Letter number 57 of April 2011
- QUESTIONS & COMMENTS
We don’t believe that there will be a return to inflation in the euro zone any time soon.
It is true that a lot of cash has been – and continues to be – injected into the financial system in order to avoid a collapse. But simultaneously, the deleveraging of households, companies, banks and investment funds seems to us to be intuitively likely to set off these cash injections, the initial reason for which was to counter the effects of this massive deleveraging.
There are some who argue that inflation would enable certain governments to pay off their debts (in funny money) which are becoming increasingly onerous, and that this alternative is preferable to war (well they’re certainly right about that). Let’s think about it for a moment. What would the impact of a return to inflation be on firms and their shareholders?
The same people say that a firm will only have to pass on any increase in its cost prices in order to protect itself from inflation. Big mistake! They couldn’t be more wrong!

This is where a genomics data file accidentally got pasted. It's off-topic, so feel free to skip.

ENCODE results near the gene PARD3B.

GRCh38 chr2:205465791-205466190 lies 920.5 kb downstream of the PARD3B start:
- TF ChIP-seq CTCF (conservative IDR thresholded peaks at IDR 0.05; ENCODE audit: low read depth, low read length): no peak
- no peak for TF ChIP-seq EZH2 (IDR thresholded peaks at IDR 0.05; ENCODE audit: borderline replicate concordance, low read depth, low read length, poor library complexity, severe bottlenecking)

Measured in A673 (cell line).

As any reader of the Vernimmen will know, the value of a firm and of its shares is more a function of its free cash flows than of its results (1).
A firm whose earnings are regularly absorbed by the change in its working capital and its capital expenditures will not be worth much. This is where the difference lies between say Danone, and a number of farming co-operatives which, from a financial point of view, are not worth very much.
Inflation will lead to an increase in working capital which, in most cases, will be higher than the increase in EBITDA or in EBIT that it results in.